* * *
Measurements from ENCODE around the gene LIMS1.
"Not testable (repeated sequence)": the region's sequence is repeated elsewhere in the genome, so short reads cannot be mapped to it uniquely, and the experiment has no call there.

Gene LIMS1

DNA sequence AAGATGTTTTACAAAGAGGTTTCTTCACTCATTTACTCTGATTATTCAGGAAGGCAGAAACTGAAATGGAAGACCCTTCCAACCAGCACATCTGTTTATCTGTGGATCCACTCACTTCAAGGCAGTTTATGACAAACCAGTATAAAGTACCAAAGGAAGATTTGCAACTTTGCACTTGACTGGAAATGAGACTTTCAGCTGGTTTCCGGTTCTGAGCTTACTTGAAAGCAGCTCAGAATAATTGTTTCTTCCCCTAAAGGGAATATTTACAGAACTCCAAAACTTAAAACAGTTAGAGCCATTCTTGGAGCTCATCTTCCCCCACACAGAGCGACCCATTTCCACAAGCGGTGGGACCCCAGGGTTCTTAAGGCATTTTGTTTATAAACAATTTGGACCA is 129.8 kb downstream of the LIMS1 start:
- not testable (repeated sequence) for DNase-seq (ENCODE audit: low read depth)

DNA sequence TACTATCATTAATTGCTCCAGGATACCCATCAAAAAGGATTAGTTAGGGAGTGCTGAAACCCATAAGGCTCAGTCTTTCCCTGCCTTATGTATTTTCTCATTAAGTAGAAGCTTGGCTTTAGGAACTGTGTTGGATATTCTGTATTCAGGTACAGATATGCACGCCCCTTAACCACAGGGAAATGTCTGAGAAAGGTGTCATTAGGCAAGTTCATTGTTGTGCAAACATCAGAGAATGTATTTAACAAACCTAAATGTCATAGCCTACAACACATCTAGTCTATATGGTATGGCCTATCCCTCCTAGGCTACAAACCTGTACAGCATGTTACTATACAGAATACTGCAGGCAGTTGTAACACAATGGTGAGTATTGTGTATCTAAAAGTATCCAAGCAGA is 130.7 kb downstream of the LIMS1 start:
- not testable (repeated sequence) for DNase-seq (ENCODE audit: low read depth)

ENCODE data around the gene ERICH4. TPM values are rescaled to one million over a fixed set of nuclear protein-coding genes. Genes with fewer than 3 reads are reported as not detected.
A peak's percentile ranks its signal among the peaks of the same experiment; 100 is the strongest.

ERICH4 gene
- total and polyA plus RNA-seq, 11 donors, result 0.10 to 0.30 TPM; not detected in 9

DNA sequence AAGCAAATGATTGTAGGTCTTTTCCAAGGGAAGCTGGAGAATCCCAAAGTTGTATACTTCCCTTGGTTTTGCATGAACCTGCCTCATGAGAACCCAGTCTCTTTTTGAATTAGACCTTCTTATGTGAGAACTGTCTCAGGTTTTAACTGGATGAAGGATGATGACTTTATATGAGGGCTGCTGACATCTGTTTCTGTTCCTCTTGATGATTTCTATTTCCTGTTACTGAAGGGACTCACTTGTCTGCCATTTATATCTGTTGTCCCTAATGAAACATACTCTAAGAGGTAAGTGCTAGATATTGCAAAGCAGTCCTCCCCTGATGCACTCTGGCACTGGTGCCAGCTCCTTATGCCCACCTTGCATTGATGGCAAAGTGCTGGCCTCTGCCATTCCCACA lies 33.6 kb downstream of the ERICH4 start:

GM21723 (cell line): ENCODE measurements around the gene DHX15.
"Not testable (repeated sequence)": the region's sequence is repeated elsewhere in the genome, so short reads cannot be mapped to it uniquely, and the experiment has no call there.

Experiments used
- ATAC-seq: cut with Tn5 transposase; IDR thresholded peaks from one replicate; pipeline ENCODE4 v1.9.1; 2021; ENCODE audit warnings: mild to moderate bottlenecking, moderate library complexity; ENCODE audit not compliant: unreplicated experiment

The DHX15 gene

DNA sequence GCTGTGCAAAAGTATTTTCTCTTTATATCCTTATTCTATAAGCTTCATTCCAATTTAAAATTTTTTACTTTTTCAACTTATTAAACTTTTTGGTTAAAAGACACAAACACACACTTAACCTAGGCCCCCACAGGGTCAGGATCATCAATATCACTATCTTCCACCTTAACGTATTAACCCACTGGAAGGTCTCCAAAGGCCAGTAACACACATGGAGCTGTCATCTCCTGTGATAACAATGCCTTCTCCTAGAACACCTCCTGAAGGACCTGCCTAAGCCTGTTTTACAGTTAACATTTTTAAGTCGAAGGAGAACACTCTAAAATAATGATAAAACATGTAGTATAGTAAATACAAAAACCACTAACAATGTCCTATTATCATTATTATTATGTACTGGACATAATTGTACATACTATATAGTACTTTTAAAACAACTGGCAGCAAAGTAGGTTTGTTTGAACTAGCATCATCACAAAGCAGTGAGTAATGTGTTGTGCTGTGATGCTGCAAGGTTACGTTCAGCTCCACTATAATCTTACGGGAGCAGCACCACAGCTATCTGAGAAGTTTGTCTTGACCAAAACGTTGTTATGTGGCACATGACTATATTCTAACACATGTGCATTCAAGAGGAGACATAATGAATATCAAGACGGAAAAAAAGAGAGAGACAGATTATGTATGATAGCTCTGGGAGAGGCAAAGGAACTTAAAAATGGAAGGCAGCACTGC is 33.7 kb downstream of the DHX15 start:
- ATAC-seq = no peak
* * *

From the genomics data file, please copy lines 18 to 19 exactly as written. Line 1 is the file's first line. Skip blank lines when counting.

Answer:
DNA sequence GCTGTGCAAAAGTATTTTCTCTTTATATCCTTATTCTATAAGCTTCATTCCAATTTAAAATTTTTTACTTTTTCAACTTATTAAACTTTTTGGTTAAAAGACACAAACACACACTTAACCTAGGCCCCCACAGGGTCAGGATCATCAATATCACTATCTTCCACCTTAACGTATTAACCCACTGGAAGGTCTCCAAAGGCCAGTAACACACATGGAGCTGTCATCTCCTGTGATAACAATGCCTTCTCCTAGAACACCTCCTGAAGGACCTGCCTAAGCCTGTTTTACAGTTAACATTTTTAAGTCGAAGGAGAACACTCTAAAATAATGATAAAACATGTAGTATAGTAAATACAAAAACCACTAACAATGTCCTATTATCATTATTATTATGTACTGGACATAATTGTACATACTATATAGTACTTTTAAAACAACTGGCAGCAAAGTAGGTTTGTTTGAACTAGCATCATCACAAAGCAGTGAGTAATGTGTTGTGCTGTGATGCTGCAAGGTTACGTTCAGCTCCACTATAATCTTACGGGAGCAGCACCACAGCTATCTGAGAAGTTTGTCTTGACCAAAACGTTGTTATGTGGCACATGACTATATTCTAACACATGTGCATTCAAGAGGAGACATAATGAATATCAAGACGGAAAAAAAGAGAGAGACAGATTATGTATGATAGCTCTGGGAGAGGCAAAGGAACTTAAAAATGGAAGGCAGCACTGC is 33.7 kb downstream of the DHX15 start:
- ATAC-seq = no peak